Season’s Special: Winter Wonderland Tourism Campaigns

abouTourism wishes you Merry Christmas and a Happy & Productive New Year!

Let’s see what winter and the holidays look like in various destinations around the world!

Christmas New Orleans Style

New Orleans Tourism Marketing Corporation (NOTMC) has launched a multimedia holiday marketing campaign inviting visitors to enjoy the month-long event.

The 2011 version of the 27-year-old Christmas New Orleans Style celebration features events throughout the city are scheduled from December 1st through Twelfth Night, January 5th, 2012.

The multi-platform ad campaign is centered on a series of short YouTube videos featuring New Orleans native Bryan Batt, a veteran stage and Emmy-award-winning TV actor. In the videos, which can be viewed on a special enhanced landing page devoted to the campaign, Batt encourages viewers to spend the holidays in New Orleans, explaining the many reasons for doing so in a humorous and slightly irreverent tone.

In addition to integrating NOTMC’s existing social media presence, a thirty-second TV spot is running in select markets. Additionally, each print ad will contain a bar code so consumers can use their smartphones to scan the code connecting them to a dedicated CNOS mobile microsite. There they can view travel deals, see a list of events, enter the Christmas sweepstakes, and see Reveillon restaurants and menus. Smartphone users can also access information at

To sweeten the pot for those who may wish to visit New Orleans, NOTMC will offer three free trips to New Orleans as well as a Facebook countdown to Christmas with prizes given to online winners each day throughout December.

Television commercials and print ads, created by Peter Mayer Advertising, will run in key regional markets including: Alexandria, Baton Rouge, Biloxi-Gulfport, Birmingham, Jackson, Lafayette, Little Rock, Mobile-Pensacola, Monroe-El Dorado, and Shreveport. Magazine print ads will include Passport, AAASouthern Traveler (LA, MS, AR) and Louisiana Cookin’.


“Celebrations Packed” Singapore Online Campaign

Christmas is just a click away, New Year is waiting. And Singapore Tourism Board just launched their online tourism marketing campaign, Celebrations Packed Singapore: What Will You Pack in a Singapore Holiday Contest, showcasing a Christmas kaleidoscope of celebrations.

To join the online tourism marketing contest, participants were urged to pack their bag by picking the Singaporean experiences that they would pack for Christmas in the Tropics. From cocktail on Singapore Flyer, Traditional Foot Reflexology, The Night Safari or Lau Pak Sat Food Experience they can just drag it into their suitcase.

Fantastic weekly prizes are given away for the online tourism marketing campaign contest, with a 3 nights stay at selected hotels. As grand prizes, a pair of return tickets to Singapore with accommodation and shopping vouchers.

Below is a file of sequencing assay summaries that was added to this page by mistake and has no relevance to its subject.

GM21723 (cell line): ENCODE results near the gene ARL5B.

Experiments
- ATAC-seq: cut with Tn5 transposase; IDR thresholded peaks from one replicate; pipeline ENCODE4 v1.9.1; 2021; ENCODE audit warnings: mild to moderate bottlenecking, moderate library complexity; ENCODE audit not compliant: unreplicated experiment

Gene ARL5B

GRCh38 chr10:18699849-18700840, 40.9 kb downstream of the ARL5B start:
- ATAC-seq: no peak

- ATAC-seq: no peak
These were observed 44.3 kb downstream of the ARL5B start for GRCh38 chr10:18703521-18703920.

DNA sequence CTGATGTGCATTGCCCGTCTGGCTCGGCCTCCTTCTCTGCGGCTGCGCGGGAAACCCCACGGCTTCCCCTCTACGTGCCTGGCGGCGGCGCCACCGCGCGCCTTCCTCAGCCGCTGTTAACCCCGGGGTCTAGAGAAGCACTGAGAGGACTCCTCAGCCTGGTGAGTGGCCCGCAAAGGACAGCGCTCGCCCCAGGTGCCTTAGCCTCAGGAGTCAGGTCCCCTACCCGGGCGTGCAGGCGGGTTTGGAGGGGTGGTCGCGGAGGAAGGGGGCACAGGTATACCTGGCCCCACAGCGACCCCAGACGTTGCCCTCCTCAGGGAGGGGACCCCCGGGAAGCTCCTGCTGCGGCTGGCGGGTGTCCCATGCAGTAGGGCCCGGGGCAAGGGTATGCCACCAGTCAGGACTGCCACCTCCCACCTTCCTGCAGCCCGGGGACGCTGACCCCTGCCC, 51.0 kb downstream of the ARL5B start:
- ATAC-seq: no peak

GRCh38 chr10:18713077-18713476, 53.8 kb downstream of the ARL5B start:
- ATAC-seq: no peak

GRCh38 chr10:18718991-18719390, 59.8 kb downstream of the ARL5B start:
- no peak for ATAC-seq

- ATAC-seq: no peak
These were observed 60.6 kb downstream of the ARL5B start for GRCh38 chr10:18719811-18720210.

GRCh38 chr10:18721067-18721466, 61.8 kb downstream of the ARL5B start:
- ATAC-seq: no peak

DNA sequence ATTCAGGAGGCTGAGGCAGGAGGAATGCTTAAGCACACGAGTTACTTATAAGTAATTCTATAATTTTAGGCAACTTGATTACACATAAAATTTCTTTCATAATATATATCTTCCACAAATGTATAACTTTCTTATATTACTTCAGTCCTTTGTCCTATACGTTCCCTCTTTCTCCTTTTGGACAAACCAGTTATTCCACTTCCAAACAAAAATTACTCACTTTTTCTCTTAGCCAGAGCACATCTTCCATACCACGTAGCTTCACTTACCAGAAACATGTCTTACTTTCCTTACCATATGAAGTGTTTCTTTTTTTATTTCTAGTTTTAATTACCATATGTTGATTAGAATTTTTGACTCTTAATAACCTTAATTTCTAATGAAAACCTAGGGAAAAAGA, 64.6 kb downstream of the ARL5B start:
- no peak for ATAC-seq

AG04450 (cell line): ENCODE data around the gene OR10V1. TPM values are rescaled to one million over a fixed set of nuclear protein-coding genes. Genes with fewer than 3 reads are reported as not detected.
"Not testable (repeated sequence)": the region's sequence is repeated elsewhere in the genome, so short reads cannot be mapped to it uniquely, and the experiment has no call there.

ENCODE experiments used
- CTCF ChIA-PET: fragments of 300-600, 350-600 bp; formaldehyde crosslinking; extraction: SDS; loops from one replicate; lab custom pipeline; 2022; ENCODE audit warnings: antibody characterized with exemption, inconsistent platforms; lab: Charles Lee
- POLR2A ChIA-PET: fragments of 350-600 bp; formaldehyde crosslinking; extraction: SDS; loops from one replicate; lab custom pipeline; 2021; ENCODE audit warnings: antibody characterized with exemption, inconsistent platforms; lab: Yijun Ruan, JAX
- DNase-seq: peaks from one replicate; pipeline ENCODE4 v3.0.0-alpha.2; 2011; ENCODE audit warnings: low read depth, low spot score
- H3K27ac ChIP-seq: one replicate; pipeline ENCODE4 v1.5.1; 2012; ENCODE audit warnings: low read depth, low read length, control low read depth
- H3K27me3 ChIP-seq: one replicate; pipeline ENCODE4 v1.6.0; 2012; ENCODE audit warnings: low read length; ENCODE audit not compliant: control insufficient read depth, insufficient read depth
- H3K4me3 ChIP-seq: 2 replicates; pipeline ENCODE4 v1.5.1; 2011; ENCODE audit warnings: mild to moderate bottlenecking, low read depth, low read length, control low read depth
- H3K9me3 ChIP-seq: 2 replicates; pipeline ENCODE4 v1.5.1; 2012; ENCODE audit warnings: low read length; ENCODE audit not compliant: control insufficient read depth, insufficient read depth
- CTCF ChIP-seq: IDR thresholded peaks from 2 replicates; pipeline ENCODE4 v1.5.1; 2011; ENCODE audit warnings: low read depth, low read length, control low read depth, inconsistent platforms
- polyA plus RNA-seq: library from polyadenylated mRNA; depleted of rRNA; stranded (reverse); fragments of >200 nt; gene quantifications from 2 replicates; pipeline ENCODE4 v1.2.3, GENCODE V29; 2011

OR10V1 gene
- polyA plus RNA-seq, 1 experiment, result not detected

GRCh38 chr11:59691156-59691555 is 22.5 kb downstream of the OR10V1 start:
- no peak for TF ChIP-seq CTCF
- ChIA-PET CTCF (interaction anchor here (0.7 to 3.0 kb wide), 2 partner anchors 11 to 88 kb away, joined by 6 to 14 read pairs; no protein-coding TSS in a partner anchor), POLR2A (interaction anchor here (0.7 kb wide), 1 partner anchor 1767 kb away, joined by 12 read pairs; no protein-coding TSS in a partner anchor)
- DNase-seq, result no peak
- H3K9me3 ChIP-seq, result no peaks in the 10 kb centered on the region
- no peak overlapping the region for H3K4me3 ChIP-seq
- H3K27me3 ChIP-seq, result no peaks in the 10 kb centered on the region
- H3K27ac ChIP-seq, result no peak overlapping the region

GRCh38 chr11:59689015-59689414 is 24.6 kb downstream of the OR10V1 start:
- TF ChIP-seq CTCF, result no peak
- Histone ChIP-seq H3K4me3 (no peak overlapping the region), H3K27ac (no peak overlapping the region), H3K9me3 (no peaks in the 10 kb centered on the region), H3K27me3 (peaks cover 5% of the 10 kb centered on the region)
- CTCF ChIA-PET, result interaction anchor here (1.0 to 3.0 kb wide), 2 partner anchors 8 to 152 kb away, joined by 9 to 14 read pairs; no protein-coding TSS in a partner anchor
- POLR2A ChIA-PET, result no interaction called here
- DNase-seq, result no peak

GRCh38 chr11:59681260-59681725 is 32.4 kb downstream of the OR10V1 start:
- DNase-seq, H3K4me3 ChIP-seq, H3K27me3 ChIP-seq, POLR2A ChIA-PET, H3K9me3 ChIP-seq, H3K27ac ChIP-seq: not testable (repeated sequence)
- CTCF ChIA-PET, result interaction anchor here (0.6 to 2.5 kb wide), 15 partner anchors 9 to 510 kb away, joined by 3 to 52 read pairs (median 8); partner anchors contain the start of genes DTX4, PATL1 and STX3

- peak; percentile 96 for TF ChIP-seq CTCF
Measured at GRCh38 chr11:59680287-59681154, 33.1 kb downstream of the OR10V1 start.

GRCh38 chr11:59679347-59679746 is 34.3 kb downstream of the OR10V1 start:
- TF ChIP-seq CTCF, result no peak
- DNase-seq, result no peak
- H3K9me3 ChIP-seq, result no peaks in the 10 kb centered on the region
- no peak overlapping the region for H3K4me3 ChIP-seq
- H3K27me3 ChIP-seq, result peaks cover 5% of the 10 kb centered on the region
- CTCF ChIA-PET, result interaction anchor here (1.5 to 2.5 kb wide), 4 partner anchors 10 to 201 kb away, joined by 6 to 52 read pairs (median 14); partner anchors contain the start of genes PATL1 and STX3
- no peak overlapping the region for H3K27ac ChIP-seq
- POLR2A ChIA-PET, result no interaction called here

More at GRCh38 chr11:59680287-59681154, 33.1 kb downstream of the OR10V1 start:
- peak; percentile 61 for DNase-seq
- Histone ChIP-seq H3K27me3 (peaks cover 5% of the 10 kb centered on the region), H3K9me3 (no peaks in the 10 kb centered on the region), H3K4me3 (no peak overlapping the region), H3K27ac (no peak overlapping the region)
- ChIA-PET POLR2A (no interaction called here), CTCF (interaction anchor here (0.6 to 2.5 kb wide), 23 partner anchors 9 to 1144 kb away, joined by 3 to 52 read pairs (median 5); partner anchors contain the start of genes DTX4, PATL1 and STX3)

Wisconsin Mitten Winter Campaign

Following the attention that the image of a Wisconsin-shaped mitten caused, which was used in the recently launched campaign by the Wisconsin Department of Tourism, the organization decided to use it in good cause and work in partnership with the defending state of Michigan who debated the originality of the concept as they consider the mitten to be a core element of their image.

Wisconsin Department of Tourism spokeswoman Lisa Marshall said the intent of using a mitten shaped like the state for the winter tourism campaign wasn’t to step on Michigan’s toes — or fingers.

“We’re not the Mitten State. Michigan, they can own that. We want to be known as the Fun State,” she said. The department used a leaf shaped like Wisconsin for its fall tourism campaign and will move onto something new for spring, but for now, the mitten stays.

Wisconsin Department of Tourism is now collecting mittens for charity. Anyone who wants to make a donation can take gloves or mittens to a Wisconsin Welcome  Center.

In light of all the buzz surrounding the image of a Wisconsin-shaped mitten on and its social media sites, the Wisconsin Department of Tourism invited the public to visit a Travel Wisconsin Welcome Center or participating chamber of commerce or convention and visitors bureau during business hours until Jan. 15 to donate new or gently used mittens. The mittens will then be donated to local charities.

“There has been a lot of national excitement surrounding the debate over whether Wisconsin or Michigan looks more like a mitten,” Governor Scott Walker said. “Our Pure Michigan friends have agreed to join us in taking all of this attention and turning it into something positive.  We encourage everyone in both states to ‘shake hands’ and donate mittens to help make this winter a bit warmer for those in need.”

“Go out and buy a pair of gloves, a pair of mittens, donate them and we’ll turn around and give them to the Salvation Army and New Horizons,” said Dave Clements of the La Crosse Area Visitors Bureau. “And you’ll get a warm feeling of giving and somebody in need gets a nice little gift for Christmas.”


Montana’s Winter Tourism Campaign

The Montana Office of Tourism’s 2011-12 winter campaign features some of Montana’s biggest fans and homegrown talents: cinematographer and world-renown ski film director Warren Miller; Olympic mogul skier Heather McPhie, and X-Games medalist/author/photographer Kevin Connolly. They are joined by others whose work and lives have been shaped by Montana—photographers, naturalists, historians—to tell the story of Montana in the wintertime.

Research shows that skiing and wildlife watching are the leading motivators for Montana’s winter travelers, and this campaign is designed to keep Montana top-of-mind with those prospective travelers. Targeting both national audiences and key feeder markets for non-resident winter visitors, the campaign will leverage the success from complementary warm season campaigns (in 2010 and 2011) to build awareness of and intent to travel to Montana in its secret season—winter.

The national winter campaign includes a targeted print and online media buys, and is supported with aggressive key market winter campaign of out-of-home, radio, and additional online media in Chicago, Seattle, and Minneapolis. These cities represent strong existing and potential winter traveler markets for Montana. In selecting these markets, the Office of Tourism also leverages the high level of awareness and demand for Montana built by warm season campaigns in those same cities the past two years.


Tourism Australia Calls  for New Year’s Eve Videos